Thompson brings Royal Philharmonic Orchestra home
Barbara Ellington, Public Affairs Editor
To describe Shirley Thompson as an enormously talented composer/conductor is an understatement. She was born and raised in London, England, to Jamaican parents, who are now retired in Jamaica. Thompson who recently was a guest conductor of the Royal Philharmonic Orchestra (RPO), in Jamaica, is a graduate of Liverpool University where she majored in music and Goldsmith's College where she majored in composition.
Upon listening to Thompson's CD, New Nation Rising, one immediately hears the fusion of contemporary classical orchestrations with myriad popular and world music styles ranging from pop to R&B and even African-inspired rhythms.
The CD is a 21st century symphony that celebrates 1000 years of London's history. The RPO plays alongside two choirs, solo singers, a rapper and dhol drummers.
But of most importance to Jamaica, is that Thompson was instrumental in getting the prestigious RPO to perform in Jamaica last month. In an interview with The Gleaner, Thompson tells how that came about and more.
The talented and pioneering composer/conductor has come a long way from the days when as a four year-old she tinkled on a piano stored in the neighbour's attic. She developed a trained ear from early too as she was interested in the sounds that emanated from all instruments. After years of training, working and touring the world, Thompson wanted to share some of the wealth of the music she loves with the land of her parents' birth.
Over the years, she developed a friendship with Nigel Clarke, founding chairman of the National Youth Orchestra of Jamaica (NYOJ). Thompson says two years ago on a visit, they were having a conversation when Clarke told her of his desire to have the RPO perform in Jamaica. Having shared the same dream and because of her relationship with the RPO, she gladly made the necessary introductions.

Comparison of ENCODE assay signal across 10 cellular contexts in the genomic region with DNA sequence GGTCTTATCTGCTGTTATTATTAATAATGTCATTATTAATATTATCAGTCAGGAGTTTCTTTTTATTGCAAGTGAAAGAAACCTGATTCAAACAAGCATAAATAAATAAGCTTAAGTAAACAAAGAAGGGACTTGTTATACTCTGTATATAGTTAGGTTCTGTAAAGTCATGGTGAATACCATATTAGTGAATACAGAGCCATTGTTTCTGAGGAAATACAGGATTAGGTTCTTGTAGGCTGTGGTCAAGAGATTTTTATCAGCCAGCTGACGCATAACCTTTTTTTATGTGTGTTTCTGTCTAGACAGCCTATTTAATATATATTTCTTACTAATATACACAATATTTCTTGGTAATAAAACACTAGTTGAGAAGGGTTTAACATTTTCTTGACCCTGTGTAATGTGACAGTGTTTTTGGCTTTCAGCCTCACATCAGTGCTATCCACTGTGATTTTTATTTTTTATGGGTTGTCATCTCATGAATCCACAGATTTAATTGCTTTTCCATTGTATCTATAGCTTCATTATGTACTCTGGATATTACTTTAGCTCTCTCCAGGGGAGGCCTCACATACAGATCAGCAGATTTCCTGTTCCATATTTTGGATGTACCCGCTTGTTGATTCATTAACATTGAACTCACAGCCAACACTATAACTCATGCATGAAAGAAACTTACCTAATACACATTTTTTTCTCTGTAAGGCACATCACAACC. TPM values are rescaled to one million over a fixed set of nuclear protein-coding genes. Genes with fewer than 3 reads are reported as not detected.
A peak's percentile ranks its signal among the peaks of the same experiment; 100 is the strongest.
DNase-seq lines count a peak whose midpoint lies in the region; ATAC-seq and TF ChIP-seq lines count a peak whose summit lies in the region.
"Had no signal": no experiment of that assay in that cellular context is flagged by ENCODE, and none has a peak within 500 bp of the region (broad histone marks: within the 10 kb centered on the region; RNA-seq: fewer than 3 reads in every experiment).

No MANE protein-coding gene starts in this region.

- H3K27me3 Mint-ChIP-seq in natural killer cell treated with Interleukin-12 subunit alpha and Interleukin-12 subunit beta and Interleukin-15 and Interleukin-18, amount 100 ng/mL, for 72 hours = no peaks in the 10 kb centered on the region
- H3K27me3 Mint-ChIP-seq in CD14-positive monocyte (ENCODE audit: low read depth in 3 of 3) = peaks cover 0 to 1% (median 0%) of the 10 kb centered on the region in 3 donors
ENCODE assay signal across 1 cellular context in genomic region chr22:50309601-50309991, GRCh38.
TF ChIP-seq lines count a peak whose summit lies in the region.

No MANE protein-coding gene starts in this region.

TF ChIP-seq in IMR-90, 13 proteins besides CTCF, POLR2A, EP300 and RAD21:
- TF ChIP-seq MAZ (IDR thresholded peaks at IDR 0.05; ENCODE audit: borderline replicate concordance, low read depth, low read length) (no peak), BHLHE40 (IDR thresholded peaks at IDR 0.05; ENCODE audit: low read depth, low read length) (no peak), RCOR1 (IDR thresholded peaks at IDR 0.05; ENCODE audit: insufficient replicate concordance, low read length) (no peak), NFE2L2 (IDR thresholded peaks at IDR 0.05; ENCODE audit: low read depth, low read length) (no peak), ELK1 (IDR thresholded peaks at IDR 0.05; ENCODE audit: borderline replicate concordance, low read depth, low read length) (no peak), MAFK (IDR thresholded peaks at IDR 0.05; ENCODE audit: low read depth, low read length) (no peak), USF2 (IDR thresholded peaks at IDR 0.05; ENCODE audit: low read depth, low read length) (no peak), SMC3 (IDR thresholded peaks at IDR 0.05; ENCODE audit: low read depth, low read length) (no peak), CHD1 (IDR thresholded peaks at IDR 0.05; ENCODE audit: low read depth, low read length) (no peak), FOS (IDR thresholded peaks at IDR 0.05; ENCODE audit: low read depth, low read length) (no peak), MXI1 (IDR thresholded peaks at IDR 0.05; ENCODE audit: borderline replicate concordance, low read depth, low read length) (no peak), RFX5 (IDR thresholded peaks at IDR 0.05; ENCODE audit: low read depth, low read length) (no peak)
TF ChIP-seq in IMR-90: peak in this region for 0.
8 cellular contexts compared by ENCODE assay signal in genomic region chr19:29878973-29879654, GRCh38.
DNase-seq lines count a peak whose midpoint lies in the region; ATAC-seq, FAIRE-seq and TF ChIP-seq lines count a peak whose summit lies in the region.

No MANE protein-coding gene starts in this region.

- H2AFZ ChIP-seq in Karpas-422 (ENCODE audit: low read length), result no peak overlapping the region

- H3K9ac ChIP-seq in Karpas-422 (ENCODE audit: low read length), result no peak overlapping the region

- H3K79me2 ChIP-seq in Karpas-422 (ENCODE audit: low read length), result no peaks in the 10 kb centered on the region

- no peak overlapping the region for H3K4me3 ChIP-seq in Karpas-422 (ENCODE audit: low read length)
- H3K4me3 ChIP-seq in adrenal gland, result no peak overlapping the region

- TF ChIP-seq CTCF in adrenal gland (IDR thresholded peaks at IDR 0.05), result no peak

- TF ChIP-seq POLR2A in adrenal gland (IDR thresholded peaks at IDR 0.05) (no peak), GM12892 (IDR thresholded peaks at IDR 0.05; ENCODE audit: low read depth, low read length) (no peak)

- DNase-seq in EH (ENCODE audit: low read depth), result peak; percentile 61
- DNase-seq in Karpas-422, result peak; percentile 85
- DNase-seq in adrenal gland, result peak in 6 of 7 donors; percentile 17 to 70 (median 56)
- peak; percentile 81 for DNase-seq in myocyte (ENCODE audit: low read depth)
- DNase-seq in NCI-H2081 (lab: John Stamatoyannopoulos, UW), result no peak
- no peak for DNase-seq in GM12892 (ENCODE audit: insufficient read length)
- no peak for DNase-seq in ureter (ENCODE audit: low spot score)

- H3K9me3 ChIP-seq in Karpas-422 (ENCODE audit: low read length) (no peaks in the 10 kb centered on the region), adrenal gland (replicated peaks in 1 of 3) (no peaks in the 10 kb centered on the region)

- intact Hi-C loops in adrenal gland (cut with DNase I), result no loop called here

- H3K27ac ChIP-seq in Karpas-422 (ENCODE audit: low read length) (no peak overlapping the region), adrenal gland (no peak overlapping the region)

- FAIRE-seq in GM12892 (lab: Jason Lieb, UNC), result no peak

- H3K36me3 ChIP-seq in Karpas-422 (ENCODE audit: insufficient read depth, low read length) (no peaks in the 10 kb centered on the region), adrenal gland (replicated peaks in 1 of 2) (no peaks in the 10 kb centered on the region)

"I introduced Nigel Clarke to the RPO's management," she told The Gleaner from her relaxed position in the gardens of Devon House. The rest is history but following the captivating performance at the historic North Street Cathedral, she is extremely proud that her initial introduction made it happen. But just how did Thompson become so influential? She tells her story.
Thompson first met the RPO several years ago while she was working on a series of education workshops in schools in London. She is also an accomplished director and film-maker who is usually commissioned for major works. Since the initial meeting, she has toured and worked extensively with the RPO.
Her formal introduction to music came while in primary school at age 10. Having played the piano since the age of four, in school she also played the recorder until a famous violin teacher visited the class and she got an opportunity to play that instrument. She played it till she got the chance to take serious piano lessons age 14.
"I used to make up melodies and tunes and I had the opportunity to play with various orchestras during my teens. No other people of colour in my environment were doing that (playing in an orchestra), and I got a deep understanding of the music from playing with various orchestras such as: string, chamber, brass and the London Youth Orchestra. I also sang with big choirs and while in university I played with the choir and orchestra," she shared.